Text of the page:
‘Affordable autonomous electric cars in 2-5 years,’ say Cambridge Consultants
The UK motorist will be able to buy affordable electric cars with self-driving capabilities before 2025, and probably by 2022, says the head of transport and infrastructure at Cambridge Consultants, Thomas Carmody.
According to Mr Carmody, the technology required is almost up to speed, but the legislation – not least insurance – has yet to be agreed. In addition, the sedate pace of change in the car industry isn’t helping.
“The automotive industry hasn’t seen this type of change before,” Thomas explains from the Science Park headquarters of the company where, it seems, every employee is a genius. “We’re asking for changes in a couple of years but, in time, it will be obvious that robots will be safer than humans.”
But with 1.35 million humans killed on the roads every year, why are so many convinced that robot cars are dangerous? Maybe the car trade hasn’t been pushing for change quickly enough – and time is running out.
“Automatic windscreen wipers, seat belts – it took years to adopt that stuff,” notes Thomas, adding that “there’s no one blueprint for building a self-driving system”.
The race to design a definitive self-driving system plays well for Cambridge Consultants.
“As a company Cambridge Consultants looks for markets that are encountering disruption,” says Thomas. “Last year automotive was the third largest R&D spend in the world – self-driving and electric is happening all at once is why that is, so all suppliers are fretting that they’re not up to speed.”
Advanced driver-assisted systems (ADAS) is the fastest-growing technology segment in the automotive market, worth an estimated $24billion in 2018 and predicted to reach $92billion by 2025. And there has been progress, of course – amazing progress - and a de facto standard for autonomous vehicle technology is getting close.
“The nuts and bolts of the system are fundamental,” says Thomas Carmody, “but the value proposition is because we understand the system – my technical colleagues understand how the whole system should run. We are a technical authority, so we understand all the components of an ADAS system. We have all the skills to build a complete driverless system for a customer.
“We provide IP technology ownership to the customer so it doesn’t look any different from any other technology they develop in-house.”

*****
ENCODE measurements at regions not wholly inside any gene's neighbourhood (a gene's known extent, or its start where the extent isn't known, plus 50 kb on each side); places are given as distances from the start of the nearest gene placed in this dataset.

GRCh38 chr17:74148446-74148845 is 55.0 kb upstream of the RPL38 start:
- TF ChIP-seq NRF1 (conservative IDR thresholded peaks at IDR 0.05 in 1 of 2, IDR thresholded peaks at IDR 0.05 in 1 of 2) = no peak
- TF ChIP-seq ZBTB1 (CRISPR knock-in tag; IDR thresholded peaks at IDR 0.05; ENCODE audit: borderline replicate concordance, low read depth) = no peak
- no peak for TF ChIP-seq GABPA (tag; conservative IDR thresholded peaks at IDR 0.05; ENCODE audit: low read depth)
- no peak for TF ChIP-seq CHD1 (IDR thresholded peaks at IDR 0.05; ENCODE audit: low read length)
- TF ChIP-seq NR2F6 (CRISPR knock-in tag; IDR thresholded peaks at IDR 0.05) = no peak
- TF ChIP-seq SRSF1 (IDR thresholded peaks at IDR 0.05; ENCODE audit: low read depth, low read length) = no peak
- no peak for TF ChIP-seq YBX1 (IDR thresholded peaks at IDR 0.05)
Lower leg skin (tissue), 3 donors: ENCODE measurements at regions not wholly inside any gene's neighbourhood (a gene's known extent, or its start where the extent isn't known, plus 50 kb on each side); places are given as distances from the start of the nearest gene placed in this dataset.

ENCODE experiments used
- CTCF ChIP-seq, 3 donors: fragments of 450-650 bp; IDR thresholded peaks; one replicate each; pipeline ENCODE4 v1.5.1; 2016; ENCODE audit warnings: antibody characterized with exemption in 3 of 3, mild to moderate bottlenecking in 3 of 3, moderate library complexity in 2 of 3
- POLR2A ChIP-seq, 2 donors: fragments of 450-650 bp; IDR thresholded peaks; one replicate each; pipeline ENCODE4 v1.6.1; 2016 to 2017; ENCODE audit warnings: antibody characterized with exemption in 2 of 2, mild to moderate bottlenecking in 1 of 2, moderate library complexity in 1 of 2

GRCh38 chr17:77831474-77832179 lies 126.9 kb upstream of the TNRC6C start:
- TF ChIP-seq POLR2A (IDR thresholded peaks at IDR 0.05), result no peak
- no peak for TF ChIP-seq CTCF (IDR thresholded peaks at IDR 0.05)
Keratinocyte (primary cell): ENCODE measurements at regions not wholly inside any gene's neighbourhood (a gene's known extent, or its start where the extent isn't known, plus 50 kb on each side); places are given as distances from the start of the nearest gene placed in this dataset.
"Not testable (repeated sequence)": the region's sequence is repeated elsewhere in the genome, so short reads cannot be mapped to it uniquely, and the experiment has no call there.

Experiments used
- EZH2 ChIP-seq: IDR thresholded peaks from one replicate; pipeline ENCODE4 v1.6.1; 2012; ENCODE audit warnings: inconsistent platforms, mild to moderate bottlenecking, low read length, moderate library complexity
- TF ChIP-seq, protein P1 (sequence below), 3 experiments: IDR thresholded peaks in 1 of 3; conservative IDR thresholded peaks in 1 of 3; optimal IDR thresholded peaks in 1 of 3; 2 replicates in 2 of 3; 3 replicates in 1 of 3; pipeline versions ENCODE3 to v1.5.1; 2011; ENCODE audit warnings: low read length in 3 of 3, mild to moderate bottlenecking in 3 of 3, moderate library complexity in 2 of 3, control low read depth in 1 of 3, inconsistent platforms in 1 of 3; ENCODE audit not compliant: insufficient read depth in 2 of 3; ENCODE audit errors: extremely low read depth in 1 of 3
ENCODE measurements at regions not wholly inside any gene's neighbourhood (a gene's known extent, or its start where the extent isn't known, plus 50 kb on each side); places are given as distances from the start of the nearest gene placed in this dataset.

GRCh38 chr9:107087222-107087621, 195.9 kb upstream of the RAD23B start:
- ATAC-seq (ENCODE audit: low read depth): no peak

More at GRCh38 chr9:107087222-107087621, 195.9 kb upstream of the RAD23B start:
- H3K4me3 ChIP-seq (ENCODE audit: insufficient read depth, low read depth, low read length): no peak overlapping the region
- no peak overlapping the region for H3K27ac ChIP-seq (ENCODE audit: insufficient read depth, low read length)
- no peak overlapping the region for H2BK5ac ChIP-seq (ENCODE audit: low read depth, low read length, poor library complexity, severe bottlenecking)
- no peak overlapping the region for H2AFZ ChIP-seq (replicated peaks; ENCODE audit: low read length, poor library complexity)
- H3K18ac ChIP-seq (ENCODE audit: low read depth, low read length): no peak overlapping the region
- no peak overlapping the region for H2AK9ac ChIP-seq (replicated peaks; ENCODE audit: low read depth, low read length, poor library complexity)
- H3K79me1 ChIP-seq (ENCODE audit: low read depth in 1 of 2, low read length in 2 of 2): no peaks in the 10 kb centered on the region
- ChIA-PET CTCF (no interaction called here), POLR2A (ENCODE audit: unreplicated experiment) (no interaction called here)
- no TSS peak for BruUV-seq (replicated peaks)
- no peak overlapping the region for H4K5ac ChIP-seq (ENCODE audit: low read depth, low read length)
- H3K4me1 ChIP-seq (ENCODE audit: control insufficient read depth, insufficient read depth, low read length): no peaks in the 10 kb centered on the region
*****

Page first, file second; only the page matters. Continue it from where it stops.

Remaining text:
Cambridge Consultants may have six to eight AV projects running at any given time. One of the technologies the Science Park-based company has developed is Sharpwave.
“A robot driver depends on good information coming in from the cameras even if it’s foggy, raining, or snowing – it needs a clear picture of what’s coming. To do this we interpreted the effects of the weather, so for instance if it’s snowing, the software interprets the effects of bad weather, including any dirt on the camera, and it removes that and gives the robot driver a clearer picture which is needed to keep the car in its lane, at the right speed and seeing the signs.
“The software is one part of a self-driving system. What we wanted to do is remove the distortion of the system, because you need the adaptability to interpret distortion. Cameras, radar and LIDAR are accepted as the three ingredients you need, plus ultra-sonics for a complete capability of driving these elements, and an autonomous stack.”
That every car maker is developing a different system increases demand for Cambridge Consultants’ services.
“Tesla, for instance, is different because it didn’t like LIDAR,” Thomas says. Tesla uses radar, GPS, maps and other cameras and sensors. Indeed the luxury end of the car market - Volvo, Porsche, and BMW - does offer self-driving capabilities.
“The trick is to get the technology to a price point where you can get the technology into more Nissans, Vauxhalls and Fords, so we ask ‘how can we use fewer sensors?’ or ‘how do we reduce battery usage?’.
“We work project by project, and the projects tend to be time-critical. We develop technology often faster than the companies can do themselves. It’s breakthrough technology, so we receive assignments: typically the customer wants something it can do in two years to be done in one year.
“The autonomous technology era is a great process. I’d say first of all we’ll see taxis without drivers. The technology is so expensive it only works financially if it’s highly utilised. Waymo [formerly the Google self-driving car project] is already driving people around in self-driving taxis in California.”
In Cambridge, FiveAI is developing a service like this, which it has been testing on roads, albeit with human drivers still ready to take over.
“When you buy your next vehicle it’ll probably be electric in a couple of years’ time, even to the point where the technology is taking over the driving in some situations, such as heavy traffic or on the motorway,” Thomas continues. “You’d switch into auto mode. Regulation is one of the reasons why progress is slow. Insurance requirements mean you have to have complete control of the vehicle at all times and be able to take over at any point.”
As to the key question of how much a robot car depends on cloud-based systems, and how much is based in the vehicle, Thomas says: “Our focus is to deliver technology on to the device, where you have limited power and cost constraints. To achieve that ambition you have a relationship between the edge and the cloud, but it needs to be very robust.”
In terms of the driverless vehicle age, we’re after the point at which the car was built – German inventor Karl Benz patented his Benz Patent-Motorwagen in 1886 – but before the arrival of the Ford Model T in 1908. So not long to go and, with Cambridge Consultants behind the wheel, transport is fast becoming an unexpectedly exciting topic.